Christophe Rousset


Born: 1961
Christophe Rousset is one of the finest and most exciting harpsichordists, and as a conductor is a leader in the late twentieth century revival of French Baroque music.

After studying piano as a boy, he became deeply interested in the harpsichord at the age of 13. He studied with Huguette Dreyfus at the Schola Cantorum in Paris and, from 1980 to 1983, with Bob van Asperen at the Royal Conservatory of the Hague. He won a special certificate of distinction at the Schola Cantorum and, in 1983, the first prize at the International Harpsichord Competition in Bruges.

He began a professional career, in which he rose quickly in the ranks of the world's harpsichordists. He soon appeared at some of the most prestigious early music festivals, including those of Aix-en-Provence, Saintes, Veaune, Utrecht, La Roque d'Anthéron, and Les Printemps des Arts de Nantes.

He recorded for the Decca record label and its early music imprint L'Oiseau-Lyre. His recording of the Piéces de Clavecin of Rameau won the 1992 Gramophone Award for Best Baroque Non-Vocal Release and the Belgian Cecilia Prize.

During this time, as a specialist in Baroque harpsichord he often performed the harpsichord continuo parts in ensemble music. For the most part in the Baroque era, ensembles were led by the harpsichordist. Thus it was natural that Rousset's harpsichord appearances with such established authentic instrument ensembles as La Petite Bande, Musica Antique de Cologne, The Academy of Ancient Music, Il Seminario Musicale, and Les Arts Florisants led him to an interest in leading a Baroque ensemble.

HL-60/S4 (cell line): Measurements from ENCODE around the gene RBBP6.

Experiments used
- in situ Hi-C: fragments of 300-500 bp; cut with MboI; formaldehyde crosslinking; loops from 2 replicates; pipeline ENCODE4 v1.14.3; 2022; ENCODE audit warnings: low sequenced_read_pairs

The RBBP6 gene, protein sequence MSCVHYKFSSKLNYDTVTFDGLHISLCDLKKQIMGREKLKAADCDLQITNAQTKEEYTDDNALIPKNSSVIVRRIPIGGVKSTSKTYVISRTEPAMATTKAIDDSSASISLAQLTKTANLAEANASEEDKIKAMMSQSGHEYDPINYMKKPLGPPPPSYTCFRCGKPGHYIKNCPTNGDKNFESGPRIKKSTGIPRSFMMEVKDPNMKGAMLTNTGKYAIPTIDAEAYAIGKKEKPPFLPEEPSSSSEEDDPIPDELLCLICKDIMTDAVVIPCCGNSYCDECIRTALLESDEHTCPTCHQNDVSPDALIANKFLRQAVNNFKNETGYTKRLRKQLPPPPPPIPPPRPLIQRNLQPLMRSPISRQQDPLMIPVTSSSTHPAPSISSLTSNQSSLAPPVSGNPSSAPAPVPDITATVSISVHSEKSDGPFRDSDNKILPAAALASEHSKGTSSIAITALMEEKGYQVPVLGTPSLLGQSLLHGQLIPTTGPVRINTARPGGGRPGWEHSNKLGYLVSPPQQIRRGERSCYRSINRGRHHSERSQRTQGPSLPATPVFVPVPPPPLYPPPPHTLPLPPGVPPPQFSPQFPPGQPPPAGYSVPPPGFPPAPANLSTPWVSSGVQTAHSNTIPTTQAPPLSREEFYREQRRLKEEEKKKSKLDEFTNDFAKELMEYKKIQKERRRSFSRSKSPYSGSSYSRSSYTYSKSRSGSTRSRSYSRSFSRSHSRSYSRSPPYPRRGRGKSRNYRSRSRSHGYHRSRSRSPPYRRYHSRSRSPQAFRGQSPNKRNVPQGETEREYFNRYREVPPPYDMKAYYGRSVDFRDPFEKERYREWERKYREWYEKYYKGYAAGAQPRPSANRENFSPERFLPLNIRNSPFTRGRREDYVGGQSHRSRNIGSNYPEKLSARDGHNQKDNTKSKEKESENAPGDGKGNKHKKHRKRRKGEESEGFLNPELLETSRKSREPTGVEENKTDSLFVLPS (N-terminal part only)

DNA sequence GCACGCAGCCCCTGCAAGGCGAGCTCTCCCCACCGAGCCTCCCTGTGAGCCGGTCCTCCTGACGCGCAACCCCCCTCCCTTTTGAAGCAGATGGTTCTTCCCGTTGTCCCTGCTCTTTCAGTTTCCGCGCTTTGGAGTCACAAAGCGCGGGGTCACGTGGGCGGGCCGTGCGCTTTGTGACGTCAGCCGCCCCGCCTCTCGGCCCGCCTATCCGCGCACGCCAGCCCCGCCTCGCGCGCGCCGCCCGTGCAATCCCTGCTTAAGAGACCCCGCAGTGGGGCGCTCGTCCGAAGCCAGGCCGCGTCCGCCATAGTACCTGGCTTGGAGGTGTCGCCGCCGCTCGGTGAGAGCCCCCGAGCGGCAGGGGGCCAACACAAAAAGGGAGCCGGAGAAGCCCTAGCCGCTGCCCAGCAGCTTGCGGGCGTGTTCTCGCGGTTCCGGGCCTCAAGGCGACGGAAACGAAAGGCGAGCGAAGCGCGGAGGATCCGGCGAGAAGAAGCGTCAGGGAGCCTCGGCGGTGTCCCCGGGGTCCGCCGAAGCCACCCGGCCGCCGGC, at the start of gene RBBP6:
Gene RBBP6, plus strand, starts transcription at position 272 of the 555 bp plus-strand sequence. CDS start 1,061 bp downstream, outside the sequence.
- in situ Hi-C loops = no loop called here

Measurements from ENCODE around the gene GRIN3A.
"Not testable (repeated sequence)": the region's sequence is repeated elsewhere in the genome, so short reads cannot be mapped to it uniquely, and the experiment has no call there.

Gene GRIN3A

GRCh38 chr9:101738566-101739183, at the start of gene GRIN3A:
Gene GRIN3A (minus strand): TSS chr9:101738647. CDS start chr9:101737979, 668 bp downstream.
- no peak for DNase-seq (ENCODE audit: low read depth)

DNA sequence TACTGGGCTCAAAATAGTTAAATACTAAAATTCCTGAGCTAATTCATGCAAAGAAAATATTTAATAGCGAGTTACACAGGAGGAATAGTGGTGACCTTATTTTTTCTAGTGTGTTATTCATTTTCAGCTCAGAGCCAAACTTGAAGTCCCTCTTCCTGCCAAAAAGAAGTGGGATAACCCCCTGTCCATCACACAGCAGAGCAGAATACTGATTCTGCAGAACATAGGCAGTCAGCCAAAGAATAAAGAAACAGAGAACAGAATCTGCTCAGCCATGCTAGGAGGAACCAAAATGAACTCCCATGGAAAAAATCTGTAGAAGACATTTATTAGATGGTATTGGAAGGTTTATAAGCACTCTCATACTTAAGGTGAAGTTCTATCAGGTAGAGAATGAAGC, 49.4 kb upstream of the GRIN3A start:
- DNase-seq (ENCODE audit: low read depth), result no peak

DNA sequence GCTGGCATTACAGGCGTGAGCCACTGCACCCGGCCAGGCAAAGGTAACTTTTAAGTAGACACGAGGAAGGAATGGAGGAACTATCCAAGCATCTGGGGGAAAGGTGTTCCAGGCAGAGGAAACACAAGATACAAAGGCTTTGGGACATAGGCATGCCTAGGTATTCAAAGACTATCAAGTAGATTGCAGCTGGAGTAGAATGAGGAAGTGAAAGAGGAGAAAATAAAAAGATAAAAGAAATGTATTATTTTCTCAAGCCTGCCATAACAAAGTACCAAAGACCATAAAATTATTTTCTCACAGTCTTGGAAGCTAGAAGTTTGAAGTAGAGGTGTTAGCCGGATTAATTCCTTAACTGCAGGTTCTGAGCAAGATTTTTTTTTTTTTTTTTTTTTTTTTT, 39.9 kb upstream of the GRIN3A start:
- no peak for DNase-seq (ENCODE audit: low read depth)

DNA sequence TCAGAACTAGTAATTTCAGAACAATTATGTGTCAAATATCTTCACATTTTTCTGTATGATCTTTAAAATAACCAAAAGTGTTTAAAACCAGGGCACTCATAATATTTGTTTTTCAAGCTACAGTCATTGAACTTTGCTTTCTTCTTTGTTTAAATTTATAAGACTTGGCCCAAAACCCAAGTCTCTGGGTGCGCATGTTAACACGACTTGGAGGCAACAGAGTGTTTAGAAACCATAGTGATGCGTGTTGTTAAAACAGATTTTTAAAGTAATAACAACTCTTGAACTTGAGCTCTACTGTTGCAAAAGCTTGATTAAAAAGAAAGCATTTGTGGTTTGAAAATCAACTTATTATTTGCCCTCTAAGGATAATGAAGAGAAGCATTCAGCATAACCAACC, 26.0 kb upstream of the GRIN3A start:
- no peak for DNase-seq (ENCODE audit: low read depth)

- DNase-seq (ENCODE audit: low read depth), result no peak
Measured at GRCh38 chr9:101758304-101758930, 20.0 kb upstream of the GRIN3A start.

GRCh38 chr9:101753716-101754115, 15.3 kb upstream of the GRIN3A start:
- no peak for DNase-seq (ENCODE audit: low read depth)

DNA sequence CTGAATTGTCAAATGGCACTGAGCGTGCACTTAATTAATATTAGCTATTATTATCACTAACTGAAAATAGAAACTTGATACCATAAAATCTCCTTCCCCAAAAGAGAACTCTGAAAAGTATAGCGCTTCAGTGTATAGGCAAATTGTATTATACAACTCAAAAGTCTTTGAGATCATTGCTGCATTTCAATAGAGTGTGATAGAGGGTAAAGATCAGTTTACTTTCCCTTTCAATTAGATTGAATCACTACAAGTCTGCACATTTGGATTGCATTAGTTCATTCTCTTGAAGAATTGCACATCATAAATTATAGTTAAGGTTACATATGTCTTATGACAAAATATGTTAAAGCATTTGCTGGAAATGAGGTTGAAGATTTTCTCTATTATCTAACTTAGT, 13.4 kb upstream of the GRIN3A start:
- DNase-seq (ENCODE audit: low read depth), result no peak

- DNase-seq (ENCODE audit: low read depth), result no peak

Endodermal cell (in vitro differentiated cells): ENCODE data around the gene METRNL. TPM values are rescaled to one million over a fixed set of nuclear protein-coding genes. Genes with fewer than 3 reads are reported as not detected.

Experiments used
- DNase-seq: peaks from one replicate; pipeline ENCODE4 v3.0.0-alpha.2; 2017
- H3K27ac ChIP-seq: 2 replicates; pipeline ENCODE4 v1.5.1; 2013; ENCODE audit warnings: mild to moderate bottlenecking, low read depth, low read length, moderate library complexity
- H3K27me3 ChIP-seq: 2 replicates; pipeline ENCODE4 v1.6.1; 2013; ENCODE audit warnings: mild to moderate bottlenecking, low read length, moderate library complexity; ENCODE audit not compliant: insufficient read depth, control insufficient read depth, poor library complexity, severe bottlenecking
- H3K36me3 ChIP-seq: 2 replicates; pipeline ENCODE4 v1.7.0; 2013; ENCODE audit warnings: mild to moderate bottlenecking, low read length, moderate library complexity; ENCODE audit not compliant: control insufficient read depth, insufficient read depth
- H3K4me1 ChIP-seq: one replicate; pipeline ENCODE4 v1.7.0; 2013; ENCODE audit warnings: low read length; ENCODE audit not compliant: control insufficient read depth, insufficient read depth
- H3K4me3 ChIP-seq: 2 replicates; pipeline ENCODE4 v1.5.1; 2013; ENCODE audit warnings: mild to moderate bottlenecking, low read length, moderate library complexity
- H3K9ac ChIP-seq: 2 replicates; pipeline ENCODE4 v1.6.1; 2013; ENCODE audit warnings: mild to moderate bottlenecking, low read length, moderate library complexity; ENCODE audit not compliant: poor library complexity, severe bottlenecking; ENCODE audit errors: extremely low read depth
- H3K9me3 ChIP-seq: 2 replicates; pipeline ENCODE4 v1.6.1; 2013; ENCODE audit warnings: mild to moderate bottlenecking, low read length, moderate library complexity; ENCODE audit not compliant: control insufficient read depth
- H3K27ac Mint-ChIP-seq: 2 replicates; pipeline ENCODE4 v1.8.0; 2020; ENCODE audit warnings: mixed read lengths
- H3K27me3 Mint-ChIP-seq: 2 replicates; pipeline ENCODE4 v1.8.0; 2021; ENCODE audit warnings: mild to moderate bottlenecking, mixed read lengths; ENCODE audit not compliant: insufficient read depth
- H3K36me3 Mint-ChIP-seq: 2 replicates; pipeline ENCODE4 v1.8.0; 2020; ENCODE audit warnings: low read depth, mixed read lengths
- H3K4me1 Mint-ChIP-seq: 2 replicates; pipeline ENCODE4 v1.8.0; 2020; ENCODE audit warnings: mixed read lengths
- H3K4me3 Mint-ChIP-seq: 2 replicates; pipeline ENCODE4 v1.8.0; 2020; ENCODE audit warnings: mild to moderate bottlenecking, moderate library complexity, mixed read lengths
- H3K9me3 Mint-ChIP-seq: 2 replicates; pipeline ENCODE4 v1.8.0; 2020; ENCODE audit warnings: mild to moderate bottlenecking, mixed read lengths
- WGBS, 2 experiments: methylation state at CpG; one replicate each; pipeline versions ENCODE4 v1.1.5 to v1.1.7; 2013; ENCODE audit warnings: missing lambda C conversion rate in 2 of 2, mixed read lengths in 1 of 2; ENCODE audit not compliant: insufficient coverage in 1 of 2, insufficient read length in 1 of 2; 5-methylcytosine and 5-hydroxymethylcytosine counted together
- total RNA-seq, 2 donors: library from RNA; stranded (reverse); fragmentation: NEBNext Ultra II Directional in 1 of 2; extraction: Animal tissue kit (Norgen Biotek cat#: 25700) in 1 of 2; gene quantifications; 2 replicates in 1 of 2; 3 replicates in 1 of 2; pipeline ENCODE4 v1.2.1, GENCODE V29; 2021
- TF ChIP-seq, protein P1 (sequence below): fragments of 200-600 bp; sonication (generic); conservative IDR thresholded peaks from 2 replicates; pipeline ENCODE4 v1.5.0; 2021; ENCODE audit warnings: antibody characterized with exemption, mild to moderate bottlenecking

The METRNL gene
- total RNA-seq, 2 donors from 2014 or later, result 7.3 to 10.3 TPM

In 1991, he founded such a group, which he named Les Talens Lyrics. This title, meaning "Lyrical Talents," is the name of a 1739 collection of compositions by Jean-Philippe Rameau. He and his group of young Baroque players adopted this name not only because it was snappy and imposed a certain requirement to live up to, but it also indicated their interest in reviving French Baroque music. Moreover, they intended to explore the connections between the distinct national styles of France and the other major European nations of the Baroque era (including England). In particular, Rousset and Les Talens explore the vital interchange of music that took place between France and the Kingdom of Naples. The group is flexible in size. It may amount to as little as five singers and players for a performance of court vocal works, or up to forty in playing opera and oratorio.

An important introduction of Les Talens came in 1993 at the Festival de Beaune, when they performed Scipione by Handel. The same year they presented L'Incoronazione di Poppea of Monteverdi at the Amsterdam Opera. They have also played ballets and operas of Cimarosa, Berutti, de Mondonville. They have recorded Henry Dumont's Motets en Dialogue, Jean-Marie Leclair's trios, Handel's Scipione and Richard the First, Jommelli's Armida Abbandonnata, ouvertures of Rameau, and the soundtrack for the movie Farinelli, which is about one of the leading castrato singers of the Baroque. The Farinelli soundtrack had extraordinary sales for an early music classical release, selling well over 600,000 copies worldwide.

Les Talens Lyriques is intended to track the Neapolitan-Parisian connection up to the time of the emergence of Rossini. In 2000, Rousset moved a step towards that by conducting Mozart's Mitradate at the Opéra National de Lyon.